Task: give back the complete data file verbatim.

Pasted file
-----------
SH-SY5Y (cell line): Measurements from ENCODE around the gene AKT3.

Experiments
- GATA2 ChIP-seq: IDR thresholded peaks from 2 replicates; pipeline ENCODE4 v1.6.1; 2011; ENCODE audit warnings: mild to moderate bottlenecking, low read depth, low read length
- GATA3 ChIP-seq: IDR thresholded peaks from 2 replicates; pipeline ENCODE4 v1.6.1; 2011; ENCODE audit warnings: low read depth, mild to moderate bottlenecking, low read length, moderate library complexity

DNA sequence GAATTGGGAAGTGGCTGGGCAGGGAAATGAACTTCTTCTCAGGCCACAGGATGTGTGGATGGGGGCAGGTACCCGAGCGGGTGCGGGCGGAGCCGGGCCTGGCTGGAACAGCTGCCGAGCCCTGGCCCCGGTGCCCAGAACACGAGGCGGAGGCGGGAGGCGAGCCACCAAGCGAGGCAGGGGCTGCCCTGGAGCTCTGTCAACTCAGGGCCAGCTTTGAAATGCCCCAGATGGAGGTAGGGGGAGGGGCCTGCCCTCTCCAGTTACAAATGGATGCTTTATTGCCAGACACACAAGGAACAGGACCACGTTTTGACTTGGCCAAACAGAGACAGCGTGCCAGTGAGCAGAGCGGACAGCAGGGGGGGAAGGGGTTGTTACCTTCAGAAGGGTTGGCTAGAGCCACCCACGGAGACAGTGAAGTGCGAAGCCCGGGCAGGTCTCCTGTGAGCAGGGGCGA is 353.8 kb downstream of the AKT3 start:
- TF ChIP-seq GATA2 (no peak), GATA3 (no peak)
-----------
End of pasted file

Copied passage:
SH-SY5Y (cell line): Measurements from ENCODE around the gene AKT3.

Experiments
- GATA2 ChIP-seq: IDR thresholded peaks from 2 replicates; pipeline ENCODE4 v1.6.1; 2011; ENCODE audit warnings: mild to moderate bottlenecking, low read depth, low read length
- GATA3 ChIP-seq: IDR thresholded peaks from 2 replicates; pipeline ENCODE4 v1.6.1; 2011; ENCODE audit warnings: low read depth, mild to moderate bottlenecking, low read length, moderate library complexity

DNA sequence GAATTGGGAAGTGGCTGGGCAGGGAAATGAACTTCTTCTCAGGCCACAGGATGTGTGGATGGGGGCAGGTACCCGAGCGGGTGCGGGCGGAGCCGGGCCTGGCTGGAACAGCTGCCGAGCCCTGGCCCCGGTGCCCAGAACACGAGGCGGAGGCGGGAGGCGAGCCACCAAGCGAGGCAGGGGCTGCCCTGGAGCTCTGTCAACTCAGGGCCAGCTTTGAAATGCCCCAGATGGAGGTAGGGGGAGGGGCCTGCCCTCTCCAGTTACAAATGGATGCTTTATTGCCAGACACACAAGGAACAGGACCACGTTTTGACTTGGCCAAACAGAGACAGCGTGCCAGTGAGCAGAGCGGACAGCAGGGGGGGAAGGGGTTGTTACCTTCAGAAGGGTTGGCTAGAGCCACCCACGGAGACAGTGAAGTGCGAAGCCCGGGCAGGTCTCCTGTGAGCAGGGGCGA is 353.8 kb downstream of the AKT3 start:
- TF ChIP-seq GATA2 (no peak), GATA3 (no peak)